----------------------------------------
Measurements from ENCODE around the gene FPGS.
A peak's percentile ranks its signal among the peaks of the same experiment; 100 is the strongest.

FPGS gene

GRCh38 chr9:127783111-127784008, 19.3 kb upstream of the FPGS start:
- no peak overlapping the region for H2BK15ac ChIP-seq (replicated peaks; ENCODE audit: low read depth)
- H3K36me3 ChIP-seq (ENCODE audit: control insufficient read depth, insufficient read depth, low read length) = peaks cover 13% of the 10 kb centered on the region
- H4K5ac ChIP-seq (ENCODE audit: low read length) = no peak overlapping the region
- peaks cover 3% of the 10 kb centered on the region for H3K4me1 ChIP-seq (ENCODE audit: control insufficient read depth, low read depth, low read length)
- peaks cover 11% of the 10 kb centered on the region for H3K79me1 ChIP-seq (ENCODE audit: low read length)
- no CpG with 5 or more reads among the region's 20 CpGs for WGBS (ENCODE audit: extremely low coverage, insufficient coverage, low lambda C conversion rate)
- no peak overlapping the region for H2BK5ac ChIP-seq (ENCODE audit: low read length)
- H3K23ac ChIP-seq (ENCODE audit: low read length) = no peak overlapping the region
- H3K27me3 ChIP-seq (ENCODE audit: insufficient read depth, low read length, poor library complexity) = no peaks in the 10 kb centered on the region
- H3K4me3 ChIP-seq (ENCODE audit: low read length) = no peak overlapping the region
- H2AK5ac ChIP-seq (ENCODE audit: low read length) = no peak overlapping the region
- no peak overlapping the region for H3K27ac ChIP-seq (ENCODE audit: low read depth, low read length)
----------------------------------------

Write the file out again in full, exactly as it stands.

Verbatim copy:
Measurements from ENCODE around the gene FPGS.
A peak's percentile ranks its signal among the peaks of the same experiment; 100 is the strongest.

FPGS gene

GRCh38 chr9:127783111-127784008, 19.3 kb upstream of the FPGS start:
- no peak overlapping the region for H2BK15ac ChIP-seq (replicated peaks; ENCODE audit: low read depth)
- H3K36me3 ChIP-seq (ENCODE audit: control insufficient read depth, insufficient read depth, low read length) = peaks cover 13% of the 10 kb centered on the region
- H4K5ac ChIP-seq (ENCODE audit: low read length) = no peak overlapping the region
- peaks cover 3% of the 10 kb centered on the region for H3K4me1 ChIP-seq (ENCODE audit: control insufficient read depth, low read depth, low read length)
- peaks cover 11% of the 10 kb centered on the region for H3K79me1 ChIP-seq (ENCODE audit: low read length)
- no CpG with 5 or more reads among the region's 20 CpGs for WGBS (ENCODE audit: extremely low coverage, insufficient coverage, low lambda C conversion rate)
- no peak overlapping the region for H2BK5ac ChIP-seq (ENCODE audit: low read length)
- H3K23ac ChIP-seq (ENCODE audit: low read length) = no peak overlapping the region
- H3K27me3 ChIP-seq (ENCODE audit: insufficient read depth, low read length, poor library complexity) = no peaks in the 10 kb centered on the region
- H3K4me3 ChIP-seq (ENCODE audit: low read length) = no peak overlapping the region
- H2AK5ac ChIP-seq (ENCODE audit: low read length) = no peak overlapping the region
- no peak overlapping the region for H3K27ac ChIP-seq (ENCODE audit: low read depth, low read length)